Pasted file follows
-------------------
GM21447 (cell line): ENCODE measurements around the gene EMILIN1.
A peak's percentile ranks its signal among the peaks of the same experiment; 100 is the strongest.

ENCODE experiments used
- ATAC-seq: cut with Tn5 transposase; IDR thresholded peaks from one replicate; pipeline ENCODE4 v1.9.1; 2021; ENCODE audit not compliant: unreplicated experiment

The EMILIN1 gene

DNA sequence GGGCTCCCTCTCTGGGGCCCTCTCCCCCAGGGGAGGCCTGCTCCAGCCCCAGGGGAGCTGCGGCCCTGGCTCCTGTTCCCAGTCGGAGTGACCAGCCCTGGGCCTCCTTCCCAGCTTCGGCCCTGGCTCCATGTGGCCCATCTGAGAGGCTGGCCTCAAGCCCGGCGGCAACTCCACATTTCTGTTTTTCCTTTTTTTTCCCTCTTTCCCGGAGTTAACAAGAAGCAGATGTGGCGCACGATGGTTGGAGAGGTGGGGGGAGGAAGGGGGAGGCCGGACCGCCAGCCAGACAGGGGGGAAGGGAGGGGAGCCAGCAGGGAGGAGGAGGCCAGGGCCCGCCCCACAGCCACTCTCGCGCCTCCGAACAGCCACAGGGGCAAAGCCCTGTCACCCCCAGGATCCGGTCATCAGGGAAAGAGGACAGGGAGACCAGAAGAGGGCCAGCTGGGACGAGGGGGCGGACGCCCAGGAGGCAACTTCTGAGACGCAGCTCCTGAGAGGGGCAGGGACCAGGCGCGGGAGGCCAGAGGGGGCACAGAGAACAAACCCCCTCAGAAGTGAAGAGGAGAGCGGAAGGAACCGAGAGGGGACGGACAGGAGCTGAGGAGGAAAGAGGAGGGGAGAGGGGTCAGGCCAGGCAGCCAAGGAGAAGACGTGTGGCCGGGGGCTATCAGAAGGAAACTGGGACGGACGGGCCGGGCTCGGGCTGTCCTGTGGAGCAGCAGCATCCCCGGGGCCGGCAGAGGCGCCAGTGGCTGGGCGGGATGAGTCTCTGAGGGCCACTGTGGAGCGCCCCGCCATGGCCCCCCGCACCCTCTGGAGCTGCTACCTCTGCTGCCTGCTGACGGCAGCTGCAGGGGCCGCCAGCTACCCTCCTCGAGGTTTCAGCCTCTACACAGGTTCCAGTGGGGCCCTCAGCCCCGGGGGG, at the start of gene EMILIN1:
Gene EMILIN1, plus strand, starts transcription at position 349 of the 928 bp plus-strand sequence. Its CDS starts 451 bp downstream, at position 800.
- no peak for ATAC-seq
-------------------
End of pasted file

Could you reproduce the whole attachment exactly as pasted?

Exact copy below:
GM21447 (cell line): ENCODE measurements around the gene EMILIN1.
A peak's percentile ranks its signal among the peaks of the same experiment; 100 is the strongest.

ENCODE experiments used
- ATAC-seq: cut with Tn5 transposase; IDR thresholded peaks from one replicate; pipeline ENCODE4 v1.9.1; 2021; ENCODE audit not compliant: unreplicated experiment

The EMILIN1 gene

DNA sequence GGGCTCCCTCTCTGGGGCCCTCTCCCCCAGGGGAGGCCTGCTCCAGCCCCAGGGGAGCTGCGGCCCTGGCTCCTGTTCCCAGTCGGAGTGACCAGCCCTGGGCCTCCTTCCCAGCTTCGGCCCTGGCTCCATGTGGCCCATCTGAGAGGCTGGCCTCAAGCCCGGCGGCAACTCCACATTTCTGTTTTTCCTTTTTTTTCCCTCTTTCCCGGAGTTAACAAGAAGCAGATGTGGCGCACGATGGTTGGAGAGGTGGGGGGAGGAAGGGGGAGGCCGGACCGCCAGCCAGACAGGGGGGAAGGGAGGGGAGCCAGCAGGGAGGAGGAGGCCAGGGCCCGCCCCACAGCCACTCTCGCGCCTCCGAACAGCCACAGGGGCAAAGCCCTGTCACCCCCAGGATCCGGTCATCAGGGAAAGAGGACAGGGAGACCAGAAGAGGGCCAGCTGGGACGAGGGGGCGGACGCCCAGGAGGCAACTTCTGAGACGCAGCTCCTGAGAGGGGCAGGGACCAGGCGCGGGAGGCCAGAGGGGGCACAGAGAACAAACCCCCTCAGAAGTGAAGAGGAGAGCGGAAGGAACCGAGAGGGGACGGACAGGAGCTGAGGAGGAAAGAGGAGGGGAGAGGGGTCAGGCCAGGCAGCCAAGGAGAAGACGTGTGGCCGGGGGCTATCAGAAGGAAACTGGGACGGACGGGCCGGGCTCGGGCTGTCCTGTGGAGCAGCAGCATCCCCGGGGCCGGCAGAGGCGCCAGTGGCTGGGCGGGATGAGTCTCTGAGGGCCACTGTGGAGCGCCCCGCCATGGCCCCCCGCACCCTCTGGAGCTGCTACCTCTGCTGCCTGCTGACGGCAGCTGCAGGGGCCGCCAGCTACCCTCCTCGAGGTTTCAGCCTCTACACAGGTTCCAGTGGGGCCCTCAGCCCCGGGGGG, at the start of gene EMILIN1:
Gene EMILIN1, plus strand, starts transcription at position 349 of the 928 bp plus-strand sequence. Its CDS starts 451 bp downstream, at position 800.
- no peak for ATAC-seq